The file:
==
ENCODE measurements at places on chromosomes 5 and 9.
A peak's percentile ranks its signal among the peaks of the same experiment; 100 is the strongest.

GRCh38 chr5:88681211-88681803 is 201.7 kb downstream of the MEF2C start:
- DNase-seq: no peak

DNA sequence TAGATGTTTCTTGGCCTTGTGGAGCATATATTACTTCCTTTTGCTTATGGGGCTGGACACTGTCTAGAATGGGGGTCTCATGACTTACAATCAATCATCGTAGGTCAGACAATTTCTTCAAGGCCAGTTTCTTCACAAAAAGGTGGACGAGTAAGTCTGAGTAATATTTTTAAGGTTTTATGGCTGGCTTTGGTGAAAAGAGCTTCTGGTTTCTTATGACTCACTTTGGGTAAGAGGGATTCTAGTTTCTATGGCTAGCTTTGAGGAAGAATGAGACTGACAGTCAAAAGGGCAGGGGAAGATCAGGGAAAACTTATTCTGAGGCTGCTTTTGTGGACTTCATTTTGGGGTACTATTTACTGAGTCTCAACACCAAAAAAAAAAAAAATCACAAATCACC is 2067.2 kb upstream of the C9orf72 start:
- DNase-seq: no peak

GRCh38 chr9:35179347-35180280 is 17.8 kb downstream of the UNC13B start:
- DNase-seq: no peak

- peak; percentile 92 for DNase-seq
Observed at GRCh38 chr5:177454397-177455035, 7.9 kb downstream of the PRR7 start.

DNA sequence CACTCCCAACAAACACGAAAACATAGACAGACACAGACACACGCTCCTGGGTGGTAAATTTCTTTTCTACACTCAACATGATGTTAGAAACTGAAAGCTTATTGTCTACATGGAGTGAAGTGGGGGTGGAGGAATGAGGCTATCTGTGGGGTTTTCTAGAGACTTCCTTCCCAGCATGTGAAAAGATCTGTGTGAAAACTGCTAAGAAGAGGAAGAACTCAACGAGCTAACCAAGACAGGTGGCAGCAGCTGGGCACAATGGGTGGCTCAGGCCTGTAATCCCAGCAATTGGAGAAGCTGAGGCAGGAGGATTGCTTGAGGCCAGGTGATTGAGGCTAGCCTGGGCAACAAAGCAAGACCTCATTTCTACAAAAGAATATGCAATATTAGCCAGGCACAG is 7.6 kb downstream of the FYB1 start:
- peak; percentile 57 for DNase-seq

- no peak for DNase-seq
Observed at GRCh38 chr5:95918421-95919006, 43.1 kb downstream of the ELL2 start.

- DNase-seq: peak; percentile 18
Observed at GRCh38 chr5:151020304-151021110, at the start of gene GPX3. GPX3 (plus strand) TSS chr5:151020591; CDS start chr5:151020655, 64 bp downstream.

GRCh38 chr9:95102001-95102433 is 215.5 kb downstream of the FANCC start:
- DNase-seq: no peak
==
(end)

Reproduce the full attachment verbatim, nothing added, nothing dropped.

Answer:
ENCODE measurements at places on chromosomes 5 and 9.
A peak's percentile ranks its signal among the peaks of the same experiment; 100 is the strongest.

GRCh38 chr5:88681211-88681803 is 201.7 kb downstream of the MEF2C start:
- DNase-seq: no peak

DNA sequence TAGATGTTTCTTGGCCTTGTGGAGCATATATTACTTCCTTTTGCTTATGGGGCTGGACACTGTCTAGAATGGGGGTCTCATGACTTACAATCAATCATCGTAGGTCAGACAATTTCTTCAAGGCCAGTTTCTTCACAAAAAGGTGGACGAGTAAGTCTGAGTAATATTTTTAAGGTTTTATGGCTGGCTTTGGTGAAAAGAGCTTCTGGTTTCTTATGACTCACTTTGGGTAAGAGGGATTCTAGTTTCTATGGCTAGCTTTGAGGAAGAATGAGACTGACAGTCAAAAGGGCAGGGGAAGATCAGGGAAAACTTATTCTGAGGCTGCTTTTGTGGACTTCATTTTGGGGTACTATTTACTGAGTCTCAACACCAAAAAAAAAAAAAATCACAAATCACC is 2067.2 kb upstream of the C9orf72 start:
- DNase-seq: no peak

GRCh38 chr9:35179347-35180280 is 17.8 kb downstream of the UNC13B start:
- DNase-seq: no peak

- peak; percentile 92 for DNase-seq
Observed at GRCh38 chr5:177454397-177455035, 7.9 kb downstream of the PRR7 start.

DNA sequence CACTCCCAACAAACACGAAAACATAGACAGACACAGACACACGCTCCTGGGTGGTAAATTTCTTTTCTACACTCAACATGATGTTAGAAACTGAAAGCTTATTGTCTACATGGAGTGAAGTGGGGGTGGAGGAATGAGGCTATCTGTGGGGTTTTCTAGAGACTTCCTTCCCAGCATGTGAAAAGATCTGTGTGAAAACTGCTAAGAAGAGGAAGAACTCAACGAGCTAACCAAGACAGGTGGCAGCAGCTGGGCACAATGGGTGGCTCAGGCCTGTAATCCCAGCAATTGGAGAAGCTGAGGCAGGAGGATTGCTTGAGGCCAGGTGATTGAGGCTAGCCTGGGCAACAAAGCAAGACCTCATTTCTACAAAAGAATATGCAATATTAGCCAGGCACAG is 7.6 kb downstream of the FYB1 start:
- peak; percentile 57 for DNase-seq

- no peak for DNase-seq
Observed at GRCh38 chr5:95918421-95919006, 43.1 kb downstream of the ELL2 start.

- DNase-seq: peak; percentile 18
Observed at GRCh38 chr5:151020304-151021110, at the start of gene GPX3. GPX3 (plus strand) TSS chr5:151020591; CDS start chr5:151020655, 64 bp downstream.

GRCh38 chr9:95102001-95102433 is 215.5 kb downstream of the FANCC start:
- DNase-seq: no peak